I'm a bit confused about what exactly defines a diminshed 6th scale- does it have to be built off of a major scale, or can I also get a diminished 6th scale by adding a flatted 6th to a minor scale? Thank you.

1 Answer 1


The Diminished 6th or 6th Diminished scale is a major scale with the addition of a flatted sixth scale degree. For example, a C diminished sixth scale would be

C D E F G Ab A B C

The minor scale already contains a lowered sixth, so a diminished 6th scale cannot be created that way.1

The scale and its uses are discussed in the article "Creating Lines with the 6th Diminished Scale" by Ivan Gygi for the website Jazz Guitar Today.

In short, the inclusion of the b6 allows for alternation between the M6 chord and the viio7 chord (or, as the article points out, V7b9).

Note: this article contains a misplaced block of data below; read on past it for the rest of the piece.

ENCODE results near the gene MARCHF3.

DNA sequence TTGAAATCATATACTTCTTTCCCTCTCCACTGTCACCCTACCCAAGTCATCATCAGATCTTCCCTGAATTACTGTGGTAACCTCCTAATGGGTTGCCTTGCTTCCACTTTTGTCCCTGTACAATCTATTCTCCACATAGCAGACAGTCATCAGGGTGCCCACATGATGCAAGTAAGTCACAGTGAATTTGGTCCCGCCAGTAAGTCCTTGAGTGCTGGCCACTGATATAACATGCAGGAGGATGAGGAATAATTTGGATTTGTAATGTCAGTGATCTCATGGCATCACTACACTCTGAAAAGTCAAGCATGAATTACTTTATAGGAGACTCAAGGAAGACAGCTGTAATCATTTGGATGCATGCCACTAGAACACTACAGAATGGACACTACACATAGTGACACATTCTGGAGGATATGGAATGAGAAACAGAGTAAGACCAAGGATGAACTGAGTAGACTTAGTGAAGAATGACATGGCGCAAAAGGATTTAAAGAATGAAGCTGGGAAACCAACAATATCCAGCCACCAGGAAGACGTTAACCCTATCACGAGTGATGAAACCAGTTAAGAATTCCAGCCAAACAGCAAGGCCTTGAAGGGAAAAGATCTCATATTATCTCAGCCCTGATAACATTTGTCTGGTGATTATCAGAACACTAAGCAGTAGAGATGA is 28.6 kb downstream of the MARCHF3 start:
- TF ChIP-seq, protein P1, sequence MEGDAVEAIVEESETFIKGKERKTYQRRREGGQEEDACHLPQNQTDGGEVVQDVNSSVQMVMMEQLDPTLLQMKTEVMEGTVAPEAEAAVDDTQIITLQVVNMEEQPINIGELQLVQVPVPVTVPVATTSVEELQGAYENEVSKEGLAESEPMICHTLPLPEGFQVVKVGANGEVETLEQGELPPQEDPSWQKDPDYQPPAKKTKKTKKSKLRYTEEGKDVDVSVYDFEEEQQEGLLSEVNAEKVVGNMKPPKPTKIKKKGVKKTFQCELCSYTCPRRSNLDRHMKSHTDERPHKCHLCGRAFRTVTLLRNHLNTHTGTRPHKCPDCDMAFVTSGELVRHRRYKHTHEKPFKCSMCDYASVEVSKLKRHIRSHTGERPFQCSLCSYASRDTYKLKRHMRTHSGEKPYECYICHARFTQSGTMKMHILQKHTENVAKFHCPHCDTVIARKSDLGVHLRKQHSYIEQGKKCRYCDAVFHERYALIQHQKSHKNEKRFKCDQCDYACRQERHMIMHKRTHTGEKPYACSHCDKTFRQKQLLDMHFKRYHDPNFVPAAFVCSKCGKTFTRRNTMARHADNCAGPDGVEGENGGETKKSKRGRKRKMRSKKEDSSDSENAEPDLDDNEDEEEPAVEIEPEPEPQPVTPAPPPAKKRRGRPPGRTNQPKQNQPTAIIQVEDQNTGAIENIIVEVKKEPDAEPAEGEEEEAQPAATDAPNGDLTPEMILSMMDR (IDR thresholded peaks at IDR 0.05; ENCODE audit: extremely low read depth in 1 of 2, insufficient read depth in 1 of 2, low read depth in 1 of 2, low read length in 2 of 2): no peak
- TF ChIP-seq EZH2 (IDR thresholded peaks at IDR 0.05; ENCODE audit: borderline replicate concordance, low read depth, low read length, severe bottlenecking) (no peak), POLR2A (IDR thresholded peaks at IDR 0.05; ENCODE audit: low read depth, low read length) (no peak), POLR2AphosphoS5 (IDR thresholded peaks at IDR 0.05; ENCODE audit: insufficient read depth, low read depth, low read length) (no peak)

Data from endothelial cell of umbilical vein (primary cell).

Again, in the key of C

Scale: C D E F G Ab A B
IM6:   x   x   x    x    (CEGA)
viio7:   x   x   x    x  (BDFAb)

IanRing.com calls the scale the "Major Bebop" scale and adds that

Named the "Diminished Sixth" scale by esteemed Jazz educator Barry Harris, because it's a combination of the major scale with a diminished seventh on the II, and consequently on the IV, bVI, and VII as well. Forming tertiary chords from this scale unleashes excellent harmonic possibilities, and chord progressions that pivot smoothly into other keys.

1 However, adding a raised seventh to the relative natural minor scale would create a mode of the diminished 6th. For example, A B C D E F G G# A is an A natural minor scale with an added G#, but uses the same pitches as the C diminished 6th scale.

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